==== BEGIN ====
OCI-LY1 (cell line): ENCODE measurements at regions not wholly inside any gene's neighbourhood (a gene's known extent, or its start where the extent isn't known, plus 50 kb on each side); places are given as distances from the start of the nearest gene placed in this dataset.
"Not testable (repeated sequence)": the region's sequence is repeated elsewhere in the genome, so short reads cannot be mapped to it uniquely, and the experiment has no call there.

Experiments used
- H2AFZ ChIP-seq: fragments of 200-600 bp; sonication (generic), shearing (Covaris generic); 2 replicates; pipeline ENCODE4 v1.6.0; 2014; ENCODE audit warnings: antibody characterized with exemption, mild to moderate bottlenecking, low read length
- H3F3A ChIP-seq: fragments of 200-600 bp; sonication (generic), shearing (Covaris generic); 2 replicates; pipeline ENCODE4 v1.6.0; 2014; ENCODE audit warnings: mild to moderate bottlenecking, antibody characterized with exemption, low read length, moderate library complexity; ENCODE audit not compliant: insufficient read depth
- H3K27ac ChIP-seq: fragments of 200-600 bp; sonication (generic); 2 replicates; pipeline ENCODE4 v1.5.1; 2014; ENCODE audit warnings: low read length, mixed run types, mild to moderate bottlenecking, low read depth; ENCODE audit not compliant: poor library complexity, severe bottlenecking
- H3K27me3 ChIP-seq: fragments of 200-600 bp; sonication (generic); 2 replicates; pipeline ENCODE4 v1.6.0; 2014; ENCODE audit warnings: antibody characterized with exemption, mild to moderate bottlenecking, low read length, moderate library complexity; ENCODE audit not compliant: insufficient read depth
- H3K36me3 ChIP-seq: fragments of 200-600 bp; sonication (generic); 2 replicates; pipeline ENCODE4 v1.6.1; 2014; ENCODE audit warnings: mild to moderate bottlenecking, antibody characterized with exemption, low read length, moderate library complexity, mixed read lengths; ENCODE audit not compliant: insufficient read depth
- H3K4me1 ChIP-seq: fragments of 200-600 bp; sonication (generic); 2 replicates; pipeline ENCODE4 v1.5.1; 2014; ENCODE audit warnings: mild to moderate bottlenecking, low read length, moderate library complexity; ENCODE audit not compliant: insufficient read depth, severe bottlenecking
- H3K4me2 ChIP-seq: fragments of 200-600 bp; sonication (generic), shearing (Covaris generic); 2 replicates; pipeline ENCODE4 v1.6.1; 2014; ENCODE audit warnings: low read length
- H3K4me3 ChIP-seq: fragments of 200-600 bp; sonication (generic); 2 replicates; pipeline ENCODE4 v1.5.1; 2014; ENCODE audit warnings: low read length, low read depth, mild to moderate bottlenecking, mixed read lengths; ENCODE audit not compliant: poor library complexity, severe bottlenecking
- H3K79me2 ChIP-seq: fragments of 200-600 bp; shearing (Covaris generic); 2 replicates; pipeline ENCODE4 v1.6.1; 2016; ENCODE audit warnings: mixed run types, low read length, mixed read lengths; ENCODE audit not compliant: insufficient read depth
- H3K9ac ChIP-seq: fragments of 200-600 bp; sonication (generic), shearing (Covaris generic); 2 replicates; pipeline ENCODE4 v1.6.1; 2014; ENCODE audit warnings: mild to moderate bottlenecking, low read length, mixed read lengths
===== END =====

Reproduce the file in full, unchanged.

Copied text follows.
OCI-LY1 (cell line): ENCODE measurements at regions not wholly inside any gene's neighbourhood (a gene's known extent, or its start where the extent isn't known, plus 50 kb on each side); places are given as distances from the start of the nearest gene placed in this dataset.
"Not testable (repeated sequence)": the region's sequence is repeated elsewhere in the genome, so short reads cannot be mapped to it uniquely, and the experiment has no call there.

Experiments used
- H2AFZ ChIP-seq: fragments of 200-600 bp; sonication (generic), shearing (Covaris generic); 2 replicates; pipeline ENCODE4 v1.6.0; 2014; ENCODE audit warnings: antibody characterized with exemption, mild to moderate bottlenecking, low read length
- H3F3A ChIP-seq: fragments of 200-600 bp; sonication (generic), shearing (Covaris generic); 2 replicates; pipeline ENCODE4 v1.6.0; 2014; ENCODE audit warnings: mild to moderate bottlenecking, antibody characterized with exemption, low read length, moderate library complexity; ENCODE audit not compliant: insufficient read depth
- H3K27ac ChIP-seq: fragments of 200-600 bp; sonication (generic); 2 replicates; pipeline ENCODE4 v1.5.1; 2014; ENCODE audit warnings: low read length, mixed run types, mild to moderate bottlenecking, low read depth; ENCODE audit not compliant: poor library complexity, severe bottlenecking
- H3K27me3 ChIP-seq: fragments of 200-600 bp; sonication (generic); 2 replicates; pipeline ENCODE4 v1.6.0; 2014; ENCODE audit warnings: antibody characterized with exemption, mild to moderate bottlenecking, low read length, moderate library complexity; ENCODE audit not compliant: insufficient read depth
- H3K36me3 ChIP-seq: fragments of 200-600 bp; sonication (generic); 2 replicates; pipeline ENCODE4 v1.6.1; 2014; ENCODE audit warnings: mild to moderate bottlenecking, antibody characterized with exemption, low read length, moderate library complexity, mixed read lengths; ENCODE audit not compliant: insufficient read depth
- H3K4me1 ChIP-seq: fragments of 200-600 bp; sonication (generic); 2 replicates; pipeline ENCODE4 v1.5.1; 2014; ENCODE audit warnings: mild to moderate bottlenecking, low read length, moderate library complexity; ENCODE audit not compliant: insufficient read depth, severe bottlenecking
- H3K4me2 ChIP-seq: fragments of 200-600 bp; sonication (generic), shearing (Covaris generic); 2 replicates; pipeline ENCODE4 v1.6.1; 2014; ENCODE audit warnings: low read length
- H3K4me3 ChIP-seq: fragments of 200-600 bp; sonication (generic); 2 replicates; pipeline ENCODE4 v1.5.1; 2014; ENCODE audit warnings: low read length, low read depth, mild to moderate bottlenecking, mixed read lengths; ENCODE audit not compliant: poor library complexity, severe bottlenecking
- H3K79me2 ChIP-seq: fragments of 200-600 bp; shearing (Covaris generic); 2 replicates; pipeline ENCODE4 v1.6.1; 2016; ENCODE audit warnings: mixed run types, low read length, mixed read lengths; ENCODE audit not compliant: insufficient read depth
- H3K9ac ChIP-seq: fragments of 200-600 bp; sonication (generic), shearing (Covaris generic); 2 replicates; pipeline ENCODE4 v1.6.1; 2014; ENCODE audit warnings: mild to moderate bottlenecking, low read length, mixed read lengths